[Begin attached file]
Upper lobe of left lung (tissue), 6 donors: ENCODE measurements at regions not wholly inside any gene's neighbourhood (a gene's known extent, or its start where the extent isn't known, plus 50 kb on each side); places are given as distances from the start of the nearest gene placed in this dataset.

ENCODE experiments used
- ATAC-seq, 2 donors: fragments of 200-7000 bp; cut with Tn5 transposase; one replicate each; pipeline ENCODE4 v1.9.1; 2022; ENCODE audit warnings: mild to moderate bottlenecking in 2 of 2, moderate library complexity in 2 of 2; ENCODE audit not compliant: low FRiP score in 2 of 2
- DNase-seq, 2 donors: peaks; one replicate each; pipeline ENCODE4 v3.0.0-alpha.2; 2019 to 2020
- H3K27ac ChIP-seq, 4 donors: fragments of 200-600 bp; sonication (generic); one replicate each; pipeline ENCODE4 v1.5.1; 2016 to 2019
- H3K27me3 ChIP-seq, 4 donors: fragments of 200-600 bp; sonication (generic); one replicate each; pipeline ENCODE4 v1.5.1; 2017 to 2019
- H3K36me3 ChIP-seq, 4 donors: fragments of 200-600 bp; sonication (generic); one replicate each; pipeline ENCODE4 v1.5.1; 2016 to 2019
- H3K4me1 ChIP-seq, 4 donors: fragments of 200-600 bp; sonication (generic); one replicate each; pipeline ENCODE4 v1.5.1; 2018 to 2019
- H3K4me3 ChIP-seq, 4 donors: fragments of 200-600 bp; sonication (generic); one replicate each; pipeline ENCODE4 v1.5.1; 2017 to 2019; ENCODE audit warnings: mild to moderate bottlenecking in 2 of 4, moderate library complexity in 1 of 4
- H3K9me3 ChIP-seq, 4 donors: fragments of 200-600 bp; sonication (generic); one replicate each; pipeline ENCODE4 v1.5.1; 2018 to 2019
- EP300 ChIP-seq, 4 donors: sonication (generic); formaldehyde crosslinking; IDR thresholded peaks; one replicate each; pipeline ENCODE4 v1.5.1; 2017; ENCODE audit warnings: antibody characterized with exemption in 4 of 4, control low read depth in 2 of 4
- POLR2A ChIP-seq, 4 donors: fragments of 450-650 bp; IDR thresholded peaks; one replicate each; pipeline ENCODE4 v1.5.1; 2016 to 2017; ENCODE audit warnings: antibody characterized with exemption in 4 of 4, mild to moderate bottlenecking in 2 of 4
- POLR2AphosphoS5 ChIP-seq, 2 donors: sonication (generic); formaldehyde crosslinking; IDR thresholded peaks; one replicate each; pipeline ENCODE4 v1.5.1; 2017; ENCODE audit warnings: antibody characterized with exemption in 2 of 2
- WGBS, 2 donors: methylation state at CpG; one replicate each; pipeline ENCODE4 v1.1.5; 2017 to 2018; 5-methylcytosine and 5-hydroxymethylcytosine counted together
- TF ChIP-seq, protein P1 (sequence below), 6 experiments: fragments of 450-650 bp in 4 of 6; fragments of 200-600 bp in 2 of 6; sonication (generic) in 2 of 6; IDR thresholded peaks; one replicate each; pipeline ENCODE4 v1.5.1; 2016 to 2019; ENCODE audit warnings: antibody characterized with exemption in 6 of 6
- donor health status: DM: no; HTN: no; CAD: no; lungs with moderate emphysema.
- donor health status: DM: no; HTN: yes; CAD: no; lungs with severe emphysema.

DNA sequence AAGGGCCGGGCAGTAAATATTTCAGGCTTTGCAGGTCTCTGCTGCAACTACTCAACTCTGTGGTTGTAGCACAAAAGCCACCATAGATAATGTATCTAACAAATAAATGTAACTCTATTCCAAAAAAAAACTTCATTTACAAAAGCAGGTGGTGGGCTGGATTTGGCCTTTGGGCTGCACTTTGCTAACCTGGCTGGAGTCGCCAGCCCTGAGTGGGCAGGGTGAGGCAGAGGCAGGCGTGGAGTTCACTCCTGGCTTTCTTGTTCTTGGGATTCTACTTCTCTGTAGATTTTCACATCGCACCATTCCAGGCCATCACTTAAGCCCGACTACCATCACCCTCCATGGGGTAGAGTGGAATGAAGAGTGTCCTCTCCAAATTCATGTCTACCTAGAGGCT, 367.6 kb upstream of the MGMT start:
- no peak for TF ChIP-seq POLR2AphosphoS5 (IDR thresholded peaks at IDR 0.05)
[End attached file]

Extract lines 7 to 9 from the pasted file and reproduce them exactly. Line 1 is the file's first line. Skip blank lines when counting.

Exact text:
- H3K36me3 ChIP-seq, 4 donors: fragments of 200-600 bp; sonication (generic); one replicate each; pipeline ENCODE4 v1.5.1; 2016 to 2019
- H3K4me1 ChIP-seq, 4 donors: fragments of 200-600 bp; sonication (generic); one replicate each; pipeline ENCODE4 v1.5.1; 2018 to 2019
- H3K4me3 ChIP-seq, 4 donors: fragments of 200-600 bp; sonication (generic); one replicate each; pipeline ENCODE4 v1.5.1; 2017 to 2019; ENCODE audit warnings: mild to moderate bottlenecking in 2 of 4, moderate library complexity in 1 of 4